For many people, giving a child, family member, friend or even stranger a hug is second nature.
But for 56 year old Arsenal Whittick, hugging anyone is physically and emotionally painful. The father of two was unable to hug his children. It wasn’t until 7 years ago that he realised the devastating impact his behaviour, a result of undiagnosed autism, had on his children. Arsenal’s daughter Samantha tried to commit suicide at 15 years old.
It was Samantha’s suicide attempt that led to Arsenal’s diagnosis at the age of 49.
Arsenal said; “Until I was diagnosed with autism I couldn’t understand why I couldn’t do something as simple as giving a hug and the negative affect this had on my daughters. By pushing myself to do this I really hope that I can raise awareness and help people to understand autism”.
Before his diagnosis Arsenal was unable to show his daughters any physical affection. He had never hugged them. Not over grazed knees or illness. Not when friendships ended or exams were passed or failed. Not at Christmas or on birthday celebrations. Not once.
Arsenal continued; “To me, hugging someone is like a burning on my skin. It’s like getting a potato peeler and when I look down I’ve got no skin and all I can see is red.”
This lack of intimacy was one of a myriad of reasons that Samantha tried to take her own life. She felt isolated, insecure and unloved.
Following the suicide attempt the family had counselling. The Clinical Psychologist was quick to send Arsenal for a referral after learning of his rigid routines and uncompromising behaviour. Following an assessment, 6 months later, Arsenal was diagnosed with Autism Spectrum Disorder. 26th May 2011 was a life changing day.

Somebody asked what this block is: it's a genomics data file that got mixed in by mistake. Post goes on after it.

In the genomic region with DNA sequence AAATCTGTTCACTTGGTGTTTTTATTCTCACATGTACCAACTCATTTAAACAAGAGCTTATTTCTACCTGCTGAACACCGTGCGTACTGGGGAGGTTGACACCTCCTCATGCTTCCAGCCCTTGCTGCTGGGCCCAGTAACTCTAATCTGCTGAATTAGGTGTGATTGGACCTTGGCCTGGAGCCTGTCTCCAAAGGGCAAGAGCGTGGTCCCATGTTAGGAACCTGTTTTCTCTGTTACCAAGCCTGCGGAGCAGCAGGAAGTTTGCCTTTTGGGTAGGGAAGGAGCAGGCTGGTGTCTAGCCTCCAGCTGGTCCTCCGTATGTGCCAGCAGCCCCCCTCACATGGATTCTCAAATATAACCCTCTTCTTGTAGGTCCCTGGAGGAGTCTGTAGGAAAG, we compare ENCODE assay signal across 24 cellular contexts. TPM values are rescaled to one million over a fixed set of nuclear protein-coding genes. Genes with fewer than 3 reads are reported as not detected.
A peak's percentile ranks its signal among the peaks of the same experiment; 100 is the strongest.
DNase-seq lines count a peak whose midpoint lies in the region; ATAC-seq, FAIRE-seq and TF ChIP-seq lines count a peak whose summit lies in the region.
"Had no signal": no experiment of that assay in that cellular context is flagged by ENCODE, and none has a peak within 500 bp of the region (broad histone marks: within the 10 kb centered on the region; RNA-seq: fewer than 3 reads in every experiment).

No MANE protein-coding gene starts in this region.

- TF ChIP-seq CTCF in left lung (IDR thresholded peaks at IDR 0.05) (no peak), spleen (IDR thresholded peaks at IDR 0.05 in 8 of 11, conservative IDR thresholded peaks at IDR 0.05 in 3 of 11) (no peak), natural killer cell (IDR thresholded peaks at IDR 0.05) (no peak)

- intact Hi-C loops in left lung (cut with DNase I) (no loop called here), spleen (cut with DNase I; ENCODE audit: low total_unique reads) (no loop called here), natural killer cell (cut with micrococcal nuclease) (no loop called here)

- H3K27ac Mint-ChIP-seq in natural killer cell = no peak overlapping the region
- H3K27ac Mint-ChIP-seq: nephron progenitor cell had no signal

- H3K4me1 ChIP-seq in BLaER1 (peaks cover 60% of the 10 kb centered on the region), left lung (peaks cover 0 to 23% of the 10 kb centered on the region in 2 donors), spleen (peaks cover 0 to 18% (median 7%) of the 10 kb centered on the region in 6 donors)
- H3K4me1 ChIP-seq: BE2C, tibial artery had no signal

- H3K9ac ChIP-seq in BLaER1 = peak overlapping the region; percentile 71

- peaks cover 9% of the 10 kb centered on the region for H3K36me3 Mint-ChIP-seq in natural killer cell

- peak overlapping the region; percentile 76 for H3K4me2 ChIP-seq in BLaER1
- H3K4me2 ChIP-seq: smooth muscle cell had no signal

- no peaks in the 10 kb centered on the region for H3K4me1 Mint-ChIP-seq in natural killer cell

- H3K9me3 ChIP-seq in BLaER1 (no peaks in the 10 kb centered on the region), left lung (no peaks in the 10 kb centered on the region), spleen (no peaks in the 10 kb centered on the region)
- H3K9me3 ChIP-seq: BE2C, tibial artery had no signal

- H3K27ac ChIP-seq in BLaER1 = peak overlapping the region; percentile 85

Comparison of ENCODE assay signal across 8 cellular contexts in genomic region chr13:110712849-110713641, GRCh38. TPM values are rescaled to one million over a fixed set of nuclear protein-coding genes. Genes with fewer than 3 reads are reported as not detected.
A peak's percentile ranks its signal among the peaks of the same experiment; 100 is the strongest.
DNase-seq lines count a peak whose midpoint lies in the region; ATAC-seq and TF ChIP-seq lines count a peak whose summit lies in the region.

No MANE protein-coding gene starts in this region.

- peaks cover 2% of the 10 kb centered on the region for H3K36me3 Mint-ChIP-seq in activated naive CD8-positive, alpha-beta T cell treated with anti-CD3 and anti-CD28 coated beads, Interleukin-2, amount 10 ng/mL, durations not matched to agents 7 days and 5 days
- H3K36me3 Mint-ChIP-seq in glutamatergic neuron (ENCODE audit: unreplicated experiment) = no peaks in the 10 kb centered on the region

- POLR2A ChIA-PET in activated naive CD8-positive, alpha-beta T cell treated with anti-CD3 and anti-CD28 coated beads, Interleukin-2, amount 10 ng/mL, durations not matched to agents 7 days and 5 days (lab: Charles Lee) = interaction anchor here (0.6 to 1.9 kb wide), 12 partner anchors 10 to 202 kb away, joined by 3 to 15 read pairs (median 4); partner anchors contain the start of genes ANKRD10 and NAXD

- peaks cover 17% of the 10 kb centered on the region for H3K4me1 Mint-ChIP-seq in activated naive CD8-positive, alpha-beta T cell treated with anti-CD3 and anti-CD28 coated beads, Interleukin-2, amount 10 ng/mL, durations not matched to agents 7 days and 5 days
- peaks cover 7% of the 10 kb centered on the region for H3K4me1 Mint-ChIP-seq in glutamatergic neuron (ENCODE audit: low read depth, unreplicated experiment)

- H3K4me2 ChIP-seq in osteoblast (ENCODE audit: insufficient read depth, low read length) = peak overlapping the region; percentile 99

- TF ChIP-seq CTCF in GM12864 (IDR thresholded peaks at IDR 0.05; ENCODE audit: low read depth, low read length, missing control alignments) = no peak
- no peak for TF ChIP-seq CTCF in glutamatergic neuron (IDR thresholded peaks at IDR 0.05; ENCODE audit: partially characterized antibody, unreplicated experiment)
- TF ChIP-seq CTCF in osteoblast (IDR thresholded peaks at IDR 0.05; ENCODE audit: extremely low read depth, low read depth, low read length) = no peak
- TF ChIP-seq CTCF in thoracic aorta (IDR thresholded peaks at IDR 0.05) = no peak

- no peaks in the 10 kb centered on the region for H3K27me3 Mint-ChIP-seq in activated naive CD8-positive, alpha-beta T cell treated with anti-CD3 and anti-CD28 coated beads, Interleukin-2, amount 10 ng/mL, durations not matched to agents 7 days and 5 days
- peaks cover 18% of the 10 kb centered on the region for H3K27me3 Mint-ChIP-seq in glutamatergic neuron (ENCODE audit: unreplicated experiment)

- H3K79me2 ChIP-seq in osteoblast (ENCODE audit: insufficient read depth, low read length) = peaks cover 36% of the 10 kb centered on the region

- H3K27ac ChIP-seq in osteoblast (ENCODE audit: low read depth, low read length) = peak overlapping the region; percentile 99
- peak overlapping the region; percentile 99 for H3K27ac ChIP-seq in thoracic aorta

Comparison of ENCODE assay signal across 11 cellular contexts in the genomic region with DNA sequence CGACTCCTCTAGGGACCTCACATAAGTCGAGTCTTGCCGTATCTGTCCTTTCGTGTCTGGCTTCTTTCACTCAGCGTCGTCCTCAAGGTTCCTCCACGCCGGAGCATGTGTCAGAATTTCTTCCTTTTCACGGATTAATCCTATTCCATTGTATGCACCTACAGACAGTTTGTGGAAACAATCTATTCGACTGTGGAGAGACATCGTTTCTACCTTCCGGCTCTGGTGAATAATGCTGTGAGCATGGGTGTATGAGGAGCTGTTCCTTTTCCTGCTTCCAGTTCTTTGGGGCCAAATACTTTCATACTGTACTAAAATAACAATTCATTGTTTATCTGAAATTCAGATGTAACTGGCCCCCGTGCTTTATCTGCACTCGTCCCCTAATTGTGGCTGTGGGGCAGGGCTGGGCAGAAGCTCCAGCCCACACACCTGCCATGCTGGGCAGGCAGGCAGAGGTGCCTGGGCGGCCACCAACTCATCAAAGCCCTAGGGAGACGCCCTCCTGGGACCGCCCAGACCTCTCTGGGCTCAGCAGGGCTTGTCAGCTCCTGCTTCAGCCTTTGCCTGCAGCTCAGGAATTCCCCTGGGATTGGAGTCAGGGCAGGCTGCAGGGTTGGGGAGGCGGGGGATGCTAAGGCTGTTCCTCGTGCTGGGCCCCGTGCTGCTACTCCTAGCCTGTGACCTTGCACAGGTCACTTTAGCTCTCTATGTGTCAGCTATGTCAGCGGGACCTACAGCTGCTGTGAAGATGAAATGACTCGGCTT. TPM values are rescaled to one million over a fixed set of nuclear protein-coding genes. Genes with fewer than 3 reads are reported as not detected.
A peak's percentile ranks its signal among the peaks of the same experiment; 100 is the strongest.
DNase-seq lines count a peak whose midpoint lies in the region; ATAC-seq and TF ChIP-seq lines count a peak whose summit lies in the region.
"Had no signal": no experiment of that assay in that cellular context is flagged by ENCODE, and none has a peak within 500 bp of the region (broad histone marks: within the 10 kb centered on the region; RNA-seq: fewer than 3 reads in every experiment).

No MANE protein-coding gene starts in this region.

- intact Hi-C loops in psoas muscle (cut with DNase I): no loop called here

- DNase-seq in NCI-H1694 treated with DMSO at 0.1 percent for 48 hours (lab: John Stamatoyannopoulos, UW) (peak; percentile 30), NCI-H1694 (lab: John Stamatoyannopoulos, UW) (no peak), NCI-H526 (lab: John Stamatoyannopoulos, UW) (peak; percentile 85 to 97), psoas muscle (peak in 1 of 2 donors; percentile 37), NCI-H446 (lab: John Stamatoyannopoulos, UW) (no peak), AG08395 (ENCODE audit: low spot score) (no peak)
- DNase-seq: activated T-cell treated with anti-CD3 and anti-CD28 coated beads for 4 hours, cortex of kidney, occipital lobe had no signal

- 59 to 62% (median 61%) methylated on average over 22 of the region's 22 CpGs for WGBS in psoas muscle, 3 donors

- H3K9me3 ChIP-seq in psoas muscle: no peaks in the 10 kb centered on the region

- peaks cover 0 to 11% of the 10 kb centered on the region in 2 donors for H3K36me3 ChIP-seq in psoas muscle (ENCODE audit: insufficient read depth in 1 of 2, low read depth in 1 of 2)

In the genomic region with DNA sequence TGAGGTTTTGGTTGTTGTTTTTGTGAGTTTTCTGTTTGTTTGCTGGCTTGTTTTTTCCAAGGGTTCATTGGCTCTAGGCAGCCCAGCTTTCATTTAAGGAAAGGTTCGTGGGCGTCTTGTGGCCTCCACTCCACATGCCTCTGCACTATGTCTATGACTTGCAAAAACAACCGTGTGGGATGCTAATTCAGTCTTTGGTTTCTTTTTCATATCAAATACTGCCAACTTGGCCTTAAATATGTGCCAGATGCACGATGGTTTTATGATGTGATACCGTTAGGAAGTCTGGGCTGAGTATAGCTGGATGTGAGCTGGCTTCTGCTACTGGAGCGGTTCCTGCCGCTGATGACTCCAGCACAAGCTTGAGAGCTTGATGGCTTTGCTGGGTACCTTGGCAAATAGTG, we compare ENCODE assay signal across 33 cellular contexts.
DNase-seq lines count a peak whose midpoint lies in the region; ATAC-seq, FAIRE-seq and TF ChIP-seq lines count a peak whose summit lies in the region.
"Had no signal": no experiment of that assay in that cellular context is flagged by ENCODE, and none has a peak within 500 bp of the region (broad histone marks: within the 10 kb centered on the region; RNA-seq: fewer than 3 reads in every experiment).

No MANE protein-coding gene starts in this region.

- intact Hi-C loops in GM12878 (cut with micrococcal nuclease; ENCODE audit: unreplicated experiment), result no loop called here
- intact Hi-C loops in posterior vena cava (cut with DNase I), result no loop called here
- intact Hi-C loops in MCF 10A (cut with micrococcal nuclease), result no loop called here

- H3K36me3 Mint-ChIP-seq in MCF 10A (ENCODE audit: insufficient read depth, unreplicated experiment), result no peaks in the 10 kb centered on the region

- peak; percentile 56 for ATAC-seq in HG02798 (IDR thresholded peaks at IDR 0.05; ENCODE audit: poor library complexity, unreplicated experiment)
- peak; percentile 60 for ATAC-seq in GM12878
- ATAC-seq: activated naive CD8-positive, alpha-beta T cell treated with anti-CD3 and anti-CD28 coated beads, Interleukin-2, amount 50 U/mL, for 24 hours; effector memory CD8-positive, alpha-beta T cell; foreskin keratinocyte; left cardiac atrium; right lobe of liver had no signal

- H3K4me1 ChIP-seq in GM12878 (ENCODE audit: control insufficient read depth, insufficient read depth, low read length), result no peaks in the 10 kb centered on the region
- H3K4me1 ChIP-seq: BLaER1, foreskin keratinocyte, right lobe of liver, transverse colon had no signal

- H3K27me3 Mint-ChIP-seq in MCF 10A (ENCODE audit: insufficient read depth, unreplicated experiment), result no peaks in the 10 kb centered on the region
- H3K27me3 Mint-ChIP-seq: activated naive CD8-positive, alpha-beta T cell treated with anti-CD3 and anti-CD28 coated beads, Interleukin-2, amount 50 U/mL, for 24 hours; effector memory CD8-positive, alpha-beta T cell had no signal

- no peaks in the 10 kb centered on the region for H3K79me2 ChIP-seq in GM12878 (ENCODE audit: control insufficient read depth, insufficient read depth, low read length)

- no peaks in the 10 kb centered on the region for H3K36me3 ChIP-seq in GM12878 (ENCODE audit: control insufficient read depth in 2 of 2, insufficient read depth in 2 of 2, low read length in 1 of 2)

After his diagnosis Arsenal and his family received support from Autism Wessex’ Information and Advice Service. An advisor helped the family to work through what the diagnosis meant and gave Arsenal guidance on strategies he could use to help communication with his family. Arsenal and his family were able to begin to rebuild their lives.
It was following diagnosis that Arsenal realised the impact his behaviour had on his daughters. On Christmas Day in 2014 he set himself a challenge to hug his daughters for the first time.
He vividly recalls the moment with Samantha; “After I had given Samantha her present, I said ‘I have one more present for you. I want to hug you’. We tried for about 20 minutes because every time I got near to her it was like she was holding a dagger that was going through me. I hugged her and she just cried”.
Since then he has been determined to raise awareness of autism and funds for regional charity Autism Wessex. In April of this year, to help celebrate the charity’s landmark 50th Birthday, Arsenal set himself a personal mammoth challenge; to hug as many people as he could at Bournemouth University.
Siún Cranny, Autism Wessex’ CEO, said; “I cannot express how much of a challenge this was for Arsenal. I was privileged to be one of the 28 people on the receiving end of a fantastic hug. Like everyone, I began to have some sense of how physically painful, uncomfortable and emotionally draining each of the 28 hugs was. It’s an incredibly selfless act that Arsenal has completed, not only to raise money for Autism Wessex, but to raise wider awareness and understanding of autism. The services we deliver can provide life changing effects for people just like Arsenal. We are here to support everyone with autism in our region and their families.”
During this charity challenge Arsenal hugged 28 people, many of them complete strangers.
The money you give will go towards helping support people like Arsenal with advice, support and care pre and post diagnosis.
Don't forget we are looking for 50 people to join Team 50 taking on a challenge of their choice and raising £50.